The House of Lost Identity

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The House of Lost Identity
Cover of the first edition
Author Donald Corley
Country United States
Language English
Genre Short story collection
Publisher Robert M. McBride
Publication date
Media type Print (hardback)
Pages 325 pp.
Followed by The Fifth Son of the Shoemaker

The House of Lost Identity is a collection of short stories by Donald Corley, illustrated by the author. Corley did not limit himself to one genre, but the primary distinction of the collection is its inclusion of a number of classic dark fantasies . It was first published in hardcover in New York by Robert M. McBride in May 1927,[1] and had a number of reprintings; printings after the first include an introduction by James Branch Cabell. It was reissued in hardcover by Books for Libraries in 1971, and in hardcover and paperback by Wildside Press in February 2008.[1] The first British edition was published by George G. Harrap and Co. in 1927.[1] The book's importance in the history of fantasy literature was also recognized by the anthologization of two of its tales by Lin Carter in the 1970s; "The Song of the Tombelaine," in Discoveries in Fantasy (1972), for the celebrated Ballantine Adult Fantasy Series, and "Figs" (under the alternate title of "The Book of Lullûme") in Realms of Wizardry (1976).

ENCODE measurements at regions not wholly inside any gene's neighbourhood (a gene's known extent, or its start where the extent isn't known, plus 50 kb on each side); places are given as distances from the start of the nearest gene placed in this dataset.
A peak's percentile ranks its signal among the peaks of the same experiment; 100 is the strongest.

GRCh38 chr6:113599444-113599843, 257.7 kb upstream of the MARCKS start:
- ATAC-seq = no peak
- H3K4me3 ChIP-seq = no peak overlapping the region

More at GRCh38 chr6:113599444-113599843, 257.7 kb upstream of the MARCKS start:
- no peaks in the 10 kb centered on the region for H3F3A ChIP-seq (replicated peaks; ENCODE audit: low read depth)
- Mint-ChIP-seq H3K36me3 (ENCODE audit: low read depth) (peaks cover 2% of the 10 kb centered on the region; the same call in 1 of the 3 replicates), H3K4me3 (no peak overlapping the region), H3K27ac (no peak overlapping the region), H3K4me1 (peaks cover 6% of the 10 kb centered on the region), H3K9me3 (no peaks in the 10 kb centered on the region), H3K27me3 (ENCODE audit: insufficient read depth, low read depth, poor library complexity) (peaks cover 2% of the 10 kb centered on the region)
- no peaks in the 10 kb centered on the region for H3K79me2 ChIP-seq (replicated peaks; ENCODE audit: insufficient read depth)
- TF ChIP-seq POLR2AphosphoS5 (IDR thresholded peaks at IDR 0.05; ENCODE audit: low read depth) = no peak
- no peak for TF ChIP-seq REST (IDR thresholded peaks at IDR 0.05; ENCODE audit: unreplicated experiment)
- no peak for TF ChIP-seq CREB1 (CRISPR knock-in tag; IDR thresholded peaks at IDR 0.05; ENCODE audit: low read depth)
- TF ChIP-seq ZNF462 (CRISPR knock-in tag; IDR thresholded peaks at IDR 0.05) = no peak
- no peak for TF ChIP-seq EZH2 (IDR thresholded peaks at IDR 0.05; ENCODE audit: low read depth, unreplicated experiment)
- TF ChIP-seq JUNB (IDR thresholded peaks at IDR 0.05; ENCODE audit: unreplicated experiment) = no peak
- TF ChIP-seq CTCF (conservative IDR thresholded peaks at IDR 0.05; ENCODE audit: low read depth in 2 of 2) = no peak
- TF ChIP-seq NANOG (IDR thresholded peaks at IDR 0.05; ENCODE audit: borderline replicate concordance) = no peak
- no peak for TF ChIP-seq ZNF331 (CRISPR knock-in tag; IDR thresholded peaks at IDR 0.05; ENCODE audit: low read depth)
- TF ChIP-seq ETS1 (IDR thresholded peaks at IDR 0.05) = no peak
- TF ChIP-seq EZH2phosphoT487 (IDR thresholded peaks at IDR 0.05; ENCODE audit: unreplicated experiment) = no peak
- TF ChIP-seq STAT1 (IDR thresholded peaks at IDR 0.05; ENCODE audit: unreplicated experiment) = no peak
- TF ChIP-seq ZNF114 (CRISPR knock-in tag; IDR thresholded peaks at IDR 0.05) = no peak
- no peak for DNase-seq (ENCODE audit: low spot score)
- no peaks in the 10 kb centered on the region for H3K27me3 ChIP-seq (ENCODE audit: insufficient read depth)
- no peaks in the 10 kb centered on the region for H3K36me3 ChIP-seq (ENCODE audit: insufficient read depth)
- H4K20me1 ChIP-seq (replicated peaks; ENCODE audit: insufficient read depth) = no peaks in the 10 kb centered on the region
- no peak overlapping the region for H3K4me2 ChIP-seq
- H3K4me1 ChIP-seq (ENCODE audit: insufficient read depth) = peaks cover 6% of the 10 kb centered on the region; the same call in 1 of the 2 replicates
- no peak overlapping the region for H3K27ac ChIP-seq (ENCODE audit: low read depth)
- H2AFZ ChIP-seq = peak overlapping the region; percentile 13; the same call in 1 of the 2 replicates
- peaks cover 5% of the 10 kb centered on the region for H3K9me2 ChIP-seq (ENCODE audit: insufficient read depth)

The collection was named after its initial story, "The House of Lost Identity."


  • "The House of Lost Identity"
  • "The Price of Reflection"
  • "The Daimyō's Bowl"
  • "Figs"
  • "The Manacles of Youth"
  • "The Ghost-Wedding"
  • "The Glass Eye of Throgmorton"
  • "The Legend of the Little Horses"
  • "The Tale That the Ming Bell Told"
  • "The Book of the Debts"
  • "The Song of the Tombelaine"


Lin Carter describes Corley's style as possessing a quality of "gorgeousness", which he characterizes as having "the sort of verbal richness that bejewels the pages of Clark Ashton Smith's work or the Arabian Nights ... lazy and singing, [with] a certain playfulness to it ..."[2]


  1. ^ a b c The House of Lost Identity title listing at the Internet Speculative Fiction Database
  2. ^ Carter, Lin, ed. Discoveries in Fantasy, New York, Ballantine Books, 1972, pp. 101–103.